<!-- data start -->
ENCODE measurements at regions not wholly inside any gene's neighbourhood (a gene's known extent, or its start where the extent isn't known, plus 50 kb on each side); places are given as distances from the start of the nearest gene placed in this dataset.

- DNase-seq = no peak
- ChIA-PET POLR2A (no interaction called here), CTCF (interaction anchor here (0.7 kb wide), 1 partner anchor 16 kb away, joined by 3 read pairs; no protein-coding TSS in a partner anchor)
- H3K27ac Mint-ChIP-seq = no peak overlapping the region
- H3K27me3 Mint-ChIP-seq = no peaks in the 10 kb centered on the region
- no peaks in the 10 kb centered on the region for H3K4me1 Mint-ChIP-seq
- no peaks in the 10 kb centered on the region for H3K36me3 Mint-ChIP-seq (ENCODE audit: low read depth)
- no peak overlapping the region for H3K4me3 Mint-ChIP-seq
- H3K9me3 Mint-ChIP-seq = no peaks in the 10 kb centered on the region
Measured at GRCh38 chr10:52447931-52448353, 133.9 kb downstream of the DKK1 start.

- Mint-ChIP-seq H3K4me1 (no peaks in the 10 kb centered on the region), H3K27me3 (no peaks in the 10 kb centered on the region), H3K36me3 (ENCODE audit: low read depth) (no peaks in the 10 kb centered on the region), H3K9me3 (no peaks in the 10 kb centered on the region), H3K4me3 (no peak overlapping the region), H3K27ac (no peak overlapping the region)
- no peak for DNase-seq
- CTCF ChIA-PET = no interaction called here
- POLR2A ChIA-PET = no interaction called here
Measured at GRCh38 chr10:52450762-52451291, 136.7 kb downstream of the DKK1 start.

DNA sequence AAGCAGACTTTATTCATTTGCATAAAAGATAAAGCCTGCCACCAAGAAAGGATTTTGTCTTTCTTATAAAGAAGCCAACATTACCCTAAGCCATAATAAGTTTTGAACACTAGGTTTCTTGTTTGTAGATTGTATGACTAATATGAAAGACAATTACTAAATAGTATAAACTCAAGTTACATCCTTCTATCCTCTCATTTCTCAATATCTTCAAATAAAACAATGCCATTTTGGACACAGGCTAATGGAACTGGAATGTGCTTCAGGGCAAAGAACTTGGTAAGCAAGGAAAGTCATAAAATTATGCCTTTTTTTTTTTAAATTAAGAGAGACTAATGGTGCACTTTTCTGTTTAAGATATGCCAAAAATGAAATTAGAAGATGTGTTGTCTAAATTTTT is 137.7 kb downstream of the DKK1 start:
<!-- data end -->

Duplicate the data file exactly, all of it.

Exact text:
ENCODE measurements at regions not wholly inside any gene's neighbourhood (a gene's known extent, or its start where the extent isn't known, plus 50 kb on each side); places are given as distances from the start of the nearest gene placed in this dataset.

- DNase-seq = no peak
- ChIA-PET POLR2A (no interaction called here), CTCF (interaction anchor here (0.7 kb wide), 1 partner anchor 16 kb away, joined by 3 read pairs; no protein-coding TSS in a partner anchor)
- H3K27ac Mint-ChIP-seq = no peak overlapping the region
- H3K27me3 Mint-ChIP-seq = no peaks in the 10 kb centered on the region
- no peaks in the 10 kb centered on the region for H3K4me1 Mint-ChIP-seq
- no peaks in the 10 kb centered on the region for H3K36me3 Mint-ChIP-seq (ENCODE audit: low read depth)
- no peak overlapping the region for H3K4me3 Mint-ChIP-seq
- H3K9me3 Mint-ChIP-seq = no peaks in the 10 kb centered on the region
Measured at GRCh38 chr10:52447931-52448353, 133.9 kb downstream of the DKK1 start.

- Mint-ChIP-seq H3K4me1 (no peaks in the 10 kb centered on the region), H3K27me3 (no peaks in the 10 kb centered on the region), H3K36me3 (ENCODE audit: low read depth) (no peaks in the 10 kb centered on the region), H3K9me3 (no peaks in the 10 kb centered on the region), H3K4me3 (no peak overlapping the region), H3K27ac (no peak overlapping the region)
- no peak for DNase-seq
- CTCF ChIA-PET = no interaction called here
- POLR2A ChIA-PET = no interaction called here
Measured at GRCh38 chr10:52450762-52451291, 136.7 kb downstream of the DKK1 start.

DNA sequence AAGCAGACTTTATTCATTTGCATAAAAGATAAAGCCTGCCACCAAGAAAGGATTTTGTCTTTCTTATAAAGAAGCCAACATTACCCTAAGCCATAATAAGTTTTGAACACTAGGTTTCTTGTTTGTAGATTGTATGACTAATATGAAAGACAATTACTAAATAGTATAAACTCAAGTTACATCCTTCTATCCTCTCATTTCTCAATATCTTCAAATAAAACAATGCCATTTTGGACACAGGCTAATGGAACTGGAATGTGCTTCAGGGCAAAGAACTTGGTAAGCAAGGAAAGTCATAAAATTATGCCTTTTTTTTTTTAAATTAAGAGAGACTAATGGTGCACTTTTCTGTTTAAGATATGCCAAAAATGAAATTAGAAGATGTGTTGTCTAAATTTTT is 137.7 kb downstream of the DKK1 start: